This 72-unit building, The Modules, is under construction near Temple University in Philadelphia. Designed by Interface Studio Architects, the apartment project includes 60,000 square feet of living space with a green roof, parking for 38 cars, and storage for 50 bikes. What’s impressive is not just that this will be a prefab, green, contemporary, apartment building, but that it may be the largest modularly-constructed LEED for Homes project in the nation.
Whether its urban farming or backyard chickens, there’s a movement afloat to raise and grow food locally and organically. If you’re interested in running a chicken coop — and speaking from personal experience, it’s not easy — you might have a look at the Modern Coop by John Wright. His stylish, sporty coop is made with reclaimed cedar, and it’s mobile, so you can move it around every couple weeks. The standard roof is a translucent fiberglass or durable metal, but you can opt for the green roof version, too.
Last time we mentioned Reclaimed Space, the company had just finished selling a small home on eBay for about $75,100 (after a bidding war involving several celebrities). But business is good for the Austin-based company that builds homes out of materials reclaimed from deconstructed homes and old projects. This home was recently delivered to its owners and will be used as a custom sewing space in Marfa, Texas.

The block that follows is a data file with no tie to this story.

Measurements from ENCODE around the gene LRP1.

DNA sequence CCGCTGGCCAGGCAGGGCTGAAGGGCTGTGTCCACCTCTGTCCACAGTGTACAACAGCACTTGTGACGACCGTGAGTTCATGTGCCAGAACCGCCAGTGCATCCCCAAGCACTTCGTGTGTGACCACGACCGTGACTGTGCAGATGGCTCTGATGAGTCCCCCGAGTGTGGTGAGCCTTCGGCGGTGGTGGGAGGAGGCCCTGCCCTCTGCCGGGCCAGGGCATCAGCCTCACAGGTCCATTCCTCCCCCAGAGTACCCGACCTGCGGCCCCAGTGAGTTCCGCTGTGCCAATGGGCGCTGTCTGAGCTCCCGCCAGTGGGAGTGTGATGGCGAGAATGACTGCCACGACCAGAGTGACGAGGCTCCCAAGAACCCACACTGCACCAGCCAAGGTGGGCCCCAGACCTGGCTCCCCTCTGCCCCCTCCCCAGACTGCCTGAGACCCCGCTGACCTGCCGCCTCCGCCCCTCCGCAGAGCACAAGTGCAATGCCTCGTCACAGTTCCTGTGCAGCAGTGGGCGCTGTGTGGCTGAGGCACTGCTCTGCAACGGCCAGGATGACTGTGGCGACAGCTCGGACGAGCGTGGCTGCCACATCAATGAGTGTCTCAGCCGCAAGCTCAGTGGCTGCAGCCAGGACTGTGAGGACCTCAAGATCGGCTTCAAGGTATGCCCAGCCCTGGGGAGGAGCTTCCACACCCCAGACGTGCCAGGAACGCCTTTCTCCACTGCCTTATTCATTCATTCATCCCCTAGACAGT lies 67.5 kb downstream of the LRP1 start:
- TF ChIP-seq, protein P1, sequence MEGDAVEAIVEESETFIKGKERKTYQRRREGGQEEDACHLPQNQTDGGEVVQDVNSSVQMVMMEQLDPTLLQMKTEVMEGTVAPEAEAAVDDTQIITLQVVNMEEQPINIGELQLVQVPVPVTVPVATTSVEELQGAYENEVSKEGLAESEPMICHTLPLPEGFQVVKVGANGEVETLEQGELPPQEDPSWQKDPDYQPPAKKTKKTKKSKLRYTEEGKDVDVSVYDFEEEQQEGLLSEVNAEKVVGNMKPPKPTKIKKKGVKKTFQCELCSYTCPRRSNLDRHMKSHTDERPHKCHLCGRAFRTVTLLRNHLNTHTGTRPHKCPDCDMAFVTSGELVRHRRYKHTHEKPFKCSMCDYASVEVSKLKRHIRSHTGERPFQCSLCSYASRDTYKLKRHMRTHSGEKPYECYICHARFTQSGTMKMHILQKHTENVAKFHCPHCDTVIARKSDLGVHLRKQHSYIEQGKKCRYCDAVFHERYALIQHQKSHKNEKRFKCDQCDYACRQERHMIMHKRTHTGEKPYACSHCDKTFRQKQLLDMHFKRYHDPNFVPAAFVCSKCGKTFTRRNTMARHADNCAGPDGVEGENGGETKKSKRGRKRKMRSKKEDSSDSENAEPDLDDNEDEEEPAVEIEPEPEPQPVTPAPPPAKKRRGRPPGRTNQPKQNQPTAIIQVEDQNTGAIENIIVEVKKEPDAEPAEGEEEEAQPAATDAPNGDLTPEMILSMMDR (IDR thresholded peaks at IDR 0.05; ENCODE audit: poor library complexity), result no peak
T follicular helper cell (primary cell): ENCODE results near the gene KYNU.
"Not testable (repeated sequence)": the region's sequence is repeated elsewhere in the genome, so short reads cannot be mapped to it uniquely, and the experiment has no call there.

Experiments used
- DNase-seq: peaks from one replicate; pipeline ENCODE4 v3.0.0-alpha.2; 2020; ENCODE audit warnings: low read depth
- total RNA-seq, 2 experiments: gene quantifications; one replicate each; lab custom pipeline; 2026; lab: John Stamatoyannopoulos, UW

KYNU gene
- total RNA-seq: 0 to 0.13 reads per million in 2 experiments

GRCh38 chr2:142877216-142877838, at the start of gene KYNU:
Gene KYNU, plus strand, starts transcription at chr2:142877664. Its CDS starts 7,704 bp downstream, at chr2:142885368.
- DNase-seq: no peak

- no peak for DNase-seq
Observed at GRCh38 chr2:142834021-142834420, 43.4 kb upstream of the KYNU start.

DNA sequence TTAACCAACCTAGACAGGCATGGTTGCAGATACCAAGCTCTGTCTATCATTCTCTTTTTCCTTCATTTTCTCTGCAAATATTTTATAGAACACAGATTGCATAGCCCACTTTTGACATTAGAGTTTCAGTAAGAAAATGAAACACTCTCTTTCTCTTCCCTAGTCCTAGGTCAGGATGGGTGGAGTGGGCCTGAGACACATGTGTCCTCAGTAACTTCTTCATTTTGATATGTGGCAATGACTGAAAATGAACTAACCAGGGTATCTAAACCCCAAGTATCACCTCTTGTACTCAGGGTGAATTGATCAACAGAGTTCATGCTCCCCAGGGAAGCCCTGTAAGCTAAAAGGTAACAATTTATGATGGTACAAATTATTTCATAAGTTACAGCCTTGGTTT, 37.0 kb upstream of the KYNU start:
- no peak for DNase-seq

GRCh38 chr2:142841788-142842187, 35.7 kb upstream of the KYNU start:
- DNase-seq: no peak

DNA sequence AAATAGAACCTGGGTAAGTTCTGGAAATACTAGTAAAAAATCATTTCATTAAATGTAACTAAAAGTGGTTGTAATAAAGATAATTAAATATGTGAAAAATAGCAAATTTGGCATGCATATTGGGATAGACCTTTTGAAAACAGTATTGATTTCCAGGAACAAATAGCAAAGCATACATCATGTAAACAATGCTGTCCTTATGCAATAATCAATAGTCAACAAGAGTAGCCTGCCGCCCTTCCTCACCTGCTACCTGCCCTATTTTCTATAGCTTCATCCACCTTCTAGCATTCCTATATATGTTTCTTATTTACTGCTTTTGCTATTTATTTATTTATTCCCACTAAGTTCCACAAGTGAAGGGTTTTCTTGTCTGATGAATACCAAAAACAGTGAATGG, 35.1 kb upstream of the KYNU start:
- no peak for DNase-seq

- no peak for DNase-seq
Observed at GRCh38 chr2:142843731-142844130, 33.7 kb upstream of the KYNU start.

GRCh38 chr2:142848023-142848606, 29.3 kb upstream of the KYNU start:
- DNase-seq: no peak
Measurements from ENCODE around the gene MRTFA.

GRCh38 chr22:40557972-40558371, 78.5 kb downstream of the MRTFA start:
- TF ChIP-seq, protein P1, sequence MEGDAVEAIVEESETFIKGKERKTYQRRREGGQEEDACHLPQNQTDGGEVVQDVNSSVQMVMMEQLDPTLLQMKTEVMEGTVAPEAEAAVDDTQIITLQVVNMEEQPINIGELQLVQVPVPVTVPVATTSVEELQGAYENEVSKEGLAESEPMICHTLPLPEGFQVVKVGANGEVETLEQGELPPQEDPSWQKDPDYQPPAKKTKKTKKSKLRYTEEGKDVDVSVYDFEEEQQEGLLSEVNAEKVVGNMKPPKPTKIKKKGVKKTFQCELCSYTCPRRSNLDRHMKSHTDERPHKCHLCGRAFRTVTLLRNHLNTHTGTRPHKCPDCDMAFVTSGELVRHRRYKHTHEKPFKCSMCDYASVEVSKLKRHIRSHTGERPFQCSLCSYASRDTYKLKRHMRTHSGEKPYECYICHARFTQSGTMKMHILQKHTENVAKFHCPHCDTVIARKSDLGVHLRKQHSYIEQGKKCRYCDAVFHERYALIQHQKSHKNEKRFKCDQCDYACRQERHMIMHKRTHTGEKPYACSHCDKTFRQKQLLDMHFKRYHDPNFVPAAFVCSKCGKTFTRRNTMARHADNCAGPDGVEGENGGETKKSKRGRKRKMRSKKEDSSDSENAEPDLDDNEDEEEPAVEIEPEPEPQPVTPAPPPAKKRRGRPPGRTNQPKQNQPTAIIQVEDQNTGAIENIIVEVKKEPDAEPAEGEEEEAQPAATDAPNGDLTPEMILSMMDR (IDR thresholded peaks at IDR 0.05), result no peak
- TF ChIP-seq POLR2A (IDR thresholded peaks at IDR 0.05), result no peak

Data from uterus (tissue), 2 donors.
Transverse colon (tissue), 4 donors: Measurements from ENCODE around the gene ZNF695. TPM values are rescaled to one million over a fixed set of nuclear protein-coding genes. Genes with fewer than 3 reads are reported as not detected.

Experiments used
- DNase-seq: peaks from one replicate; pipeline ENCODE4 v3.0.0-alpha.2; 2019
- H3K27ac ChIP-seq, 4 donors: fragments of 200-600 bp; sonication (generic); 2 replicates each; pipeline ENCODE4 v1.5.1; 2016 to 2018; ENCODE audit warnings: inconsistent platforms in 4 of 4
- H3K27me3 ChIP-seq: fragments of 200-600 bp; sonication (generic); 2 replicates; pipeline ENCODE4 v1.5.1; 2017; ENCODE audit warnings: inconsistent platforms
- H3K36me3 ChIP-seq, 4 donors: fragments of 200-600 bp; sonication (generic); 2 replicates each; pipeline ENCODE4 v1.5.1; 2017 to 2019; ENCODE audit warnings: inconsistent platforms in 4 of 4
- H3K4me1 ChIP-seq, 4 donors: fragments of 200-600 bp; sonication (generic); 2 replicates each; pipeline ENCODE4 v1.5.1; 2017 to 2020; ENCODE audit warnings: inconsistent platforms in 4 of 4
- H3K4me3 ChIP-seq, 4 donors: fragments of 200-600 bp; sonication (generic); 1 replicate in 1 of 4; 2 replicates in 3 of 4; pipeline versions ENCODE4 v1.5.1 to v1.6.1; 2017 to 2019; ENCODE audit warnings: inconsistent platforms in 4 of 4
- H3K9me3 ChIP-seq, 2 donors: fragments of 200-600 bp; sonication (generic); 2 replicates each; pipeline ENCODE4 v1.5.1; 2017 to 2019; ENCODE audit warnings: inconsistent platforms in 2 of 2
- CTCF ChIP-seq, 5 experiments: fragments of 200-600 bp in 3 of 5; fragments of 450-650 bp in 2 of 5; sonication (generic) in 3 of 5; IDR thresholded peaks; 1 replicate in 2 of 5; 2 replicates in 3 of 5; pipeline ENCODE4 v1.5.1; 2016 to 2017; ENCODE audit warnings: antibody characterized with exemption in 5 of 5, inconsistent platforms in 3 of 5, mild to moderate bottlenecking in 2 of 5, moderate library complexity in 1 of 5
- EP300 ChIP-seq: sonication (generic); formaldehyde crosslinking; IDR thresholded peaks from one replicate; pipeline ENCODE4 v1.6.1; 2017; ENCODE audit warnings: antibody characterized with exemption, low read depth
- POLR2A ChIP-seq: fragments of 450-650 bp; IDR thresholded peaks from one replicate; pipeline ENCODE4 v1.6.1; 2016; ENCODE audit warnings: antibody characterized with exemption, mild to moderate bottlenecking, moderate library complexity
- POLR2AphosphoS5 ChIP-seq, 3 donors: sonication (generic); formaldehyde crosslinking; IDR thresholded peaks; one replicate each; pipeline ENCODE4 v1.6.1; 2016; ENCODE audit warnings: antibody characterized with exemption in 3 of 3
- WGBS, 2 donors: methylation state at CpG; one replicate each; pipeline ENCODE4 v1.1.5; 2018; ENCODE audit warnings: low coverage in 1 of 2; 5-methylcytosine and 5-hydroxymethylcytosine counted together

I thought it would be fun to take a look at this container home designed by Ken Kwok for the distant locale of Malaysia. Using six shipping containers, Anand Bungalows developed the 2,551 square foot project, which includes rainwater harvesting, natural ventilation, water-efficient fixtures, dual-flush toilets, and abundant natural lighting to minimize energy consumption. Check out the rest of these images Kwok was kind enough to share with us.
It’s interesting to see Passive Houses — like the Breezeway House in Millcreek, Utah — gain more and more recognition in both the mainstream media and design and construction circles. Another project worth keeping an eye on, Passive House in the Woods, is quietly moving forward with carbon neutral ambitions and a goal to be the first Passive House in the state of Wisconsin.
A new start up company based out of Boulder is making these Studio Sheds for use as equipment, storage, or office sheds. They're modern, green, and somewhat affordable with models starting at $4,900 (while the DIY flat-pack kit sells at a small discount). You purchase the shed, secure the permits, set the foundation, and Studio Shed installs the shed in about 6-8 hours.